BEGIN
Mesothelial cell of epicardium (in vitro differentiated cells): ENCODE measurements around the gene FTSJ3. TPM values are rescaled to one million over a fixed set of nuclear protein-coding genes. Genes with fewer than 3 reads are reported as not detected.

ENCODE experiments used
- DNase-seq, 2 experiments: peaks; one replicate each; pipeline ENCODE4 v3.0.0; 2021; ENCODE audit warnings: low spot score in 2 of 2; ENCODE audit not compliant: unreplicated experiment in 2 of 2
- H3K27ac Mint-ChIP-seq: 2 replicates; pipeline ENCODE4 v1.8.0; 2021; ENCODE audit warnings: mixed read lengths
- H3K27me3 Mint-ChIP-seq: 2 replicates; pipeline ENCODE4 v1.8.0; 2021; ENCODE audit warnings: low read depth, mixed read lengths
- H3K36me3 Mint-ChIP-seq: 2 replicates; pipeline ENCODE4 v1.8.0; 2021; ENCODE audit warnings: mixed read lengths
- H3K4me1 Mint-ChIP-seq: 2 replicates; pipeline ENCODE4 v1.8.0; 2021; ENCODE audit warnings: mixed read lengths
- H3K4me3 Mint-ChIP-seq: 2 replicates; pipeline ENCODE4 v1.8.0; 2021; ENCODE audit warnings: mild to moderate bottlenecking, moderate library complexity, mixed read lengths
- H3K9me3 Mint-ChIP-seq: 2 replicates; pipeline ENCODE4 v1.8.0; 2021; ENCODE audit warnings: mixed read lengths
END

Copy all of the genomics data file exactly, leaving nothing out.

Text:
Mesothelial cell of epicardium (in vitro differentiated cells): ENCODE measurements around the gene FTSJ3. TPM values are rescaled to one million over a fixed set of nuclear protein-coding genes. Genes with fewer than 3 reads are reported as not detected.

ENCODE experiments used
- DNase-seq, 2 experiments: peaks; one replicate each; pipeline ENCODE4 v3.0.0; 2021; ENCODE audit warnings: low spot score in 2 of 2; ENCODE audit not compliant: unreplicated experiment in 2 of 2
- H3K27ac Mint-ChIP-seq: 2 replicates; pipeline ENCODE4 v1.8.0; 2021; ENCODE audit warnings: mixed read lengths
- H3K27me3 Mint-ChIP-seq: 2 replicates; pipeline ENCODE4 v1.8.0; 2021; ENCODE audit warnings: low read depth, mixed read lengths
- H3K36me3 Mint-ChIP-seq: 2 replicates; pipeline ENCODE4 v1.8.0; 2021; ENCODE audit warnings: mixed read lengths
- H3K4me1 Mint-ChIP-seq: 2 replicates; pipeline ENCODE4 v1.8.0; 2021; ENCODE audit warnings: mixed read lengths
- H3K4me3 Mint-ChIP-seq: 2 replicates; pipeline ENCODE4 v1.8.0; 2021; ENCODE audit warnings: mild to moderate bottlenecking, moderate library complexity, mixed read lengths
- H3K9me3 Mint-ChIP-seq: 2 replicates; pipeline ENCODE4 v1.8.0; 2021; ENCODE audit warnings: mixed read lengths